ARTICLE | doi:10.20944/preprints202310.0831.v1
Subject: Biology And Life Sciences, Animal Science, Veterinary Science And Zoology Keywords: rabbits; animal assisted interventions; AAI; stress; transportation; cortisol
Online: 12 October 2023 (20:19:54 CEST)
(1) Background: the popularity of rabbits has increased during the last decades and became the third common companion animals in EU. Their participation in animal assisted interventions (AAI) is growing. It is highly important to ensure the well-being of the animals in AAI. Whereas the needs and the advantages of people involved in AAI are becoming more and more evident, the needs of animals are not clearly determined, it is required not to affect the animals negatively. Those animals who are used for AAI purpose need toneed to be transported regulrarly; (2) Methods: the rabbits stress – caused by transportation – were measured by non-invasive faecaesl cortisol metabolite (FCM) analysis. 18 animals were involved in the study and experienced a 30 minutes transportation every second day duringfor two weeks (total 6 times) while 128 samples were collected; (3) Results: rabbits –could handle the transportation procedure by the first and second time but subsequently the stress hormone metabolites in faeces samples increased significantly regardless of the offered treatments (hay, carrot and apple) during the carriage. (4) Conclusions: those owners who use rabbits for Animal Assisted Intervention purpose need to take into account that transportation itself is a stressful experience for the animals.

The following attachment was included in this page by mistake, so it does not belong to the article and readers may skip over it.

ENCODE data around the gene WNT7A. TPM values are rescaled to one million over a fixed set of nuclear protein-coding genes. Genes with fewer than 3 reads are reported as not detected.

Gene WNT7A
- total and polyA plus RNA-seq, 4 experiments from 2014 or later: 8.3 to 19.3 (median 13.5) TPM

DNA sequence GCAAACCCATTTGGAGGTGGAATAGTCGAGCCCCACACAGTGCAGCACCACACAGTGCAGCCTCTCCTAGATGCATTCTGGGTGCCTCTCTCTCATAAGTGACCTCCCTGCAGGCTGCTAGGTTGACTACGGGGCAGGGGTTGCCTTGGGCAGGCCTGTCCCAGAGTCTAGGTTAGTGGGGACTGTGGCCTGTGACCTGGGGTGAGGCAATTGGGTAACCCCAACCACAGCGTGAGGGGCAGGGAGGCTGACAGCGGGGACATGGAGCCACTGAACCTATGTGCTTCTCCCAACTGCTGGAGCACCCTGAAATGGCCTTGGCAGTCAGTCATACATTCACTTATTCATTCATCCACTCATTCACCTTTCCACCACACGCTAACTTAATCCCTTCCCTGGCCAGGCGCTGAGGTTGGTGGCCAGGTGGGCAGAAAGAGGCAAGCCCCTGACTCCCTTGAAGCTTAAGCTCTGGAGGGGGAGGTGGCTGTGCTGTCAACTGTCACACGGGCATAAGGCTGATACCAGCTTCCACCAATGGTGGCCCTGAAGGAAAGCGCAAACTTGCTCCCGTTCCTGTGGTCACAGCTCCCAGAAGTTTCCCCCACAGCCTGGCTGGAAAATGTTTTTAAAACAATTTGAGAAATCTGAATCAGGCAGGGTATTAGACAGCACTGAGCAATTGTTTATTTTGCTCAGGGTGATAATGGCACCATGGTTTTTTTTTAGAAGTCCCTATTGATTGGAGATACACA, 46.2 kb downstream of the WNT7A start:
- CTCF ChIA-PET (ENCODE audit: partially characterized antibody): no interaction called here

ARTICLE | doi:10.20944/preprints202310.0555.v1
Subject: Biology And Life Sciences, Animal Science, Veterinary Science And Zoology Keywords: Animal wellbeing; Beef cattle; Good Health; Welfare assessment
Online: 10 October 2023 (12:18:18 CEST)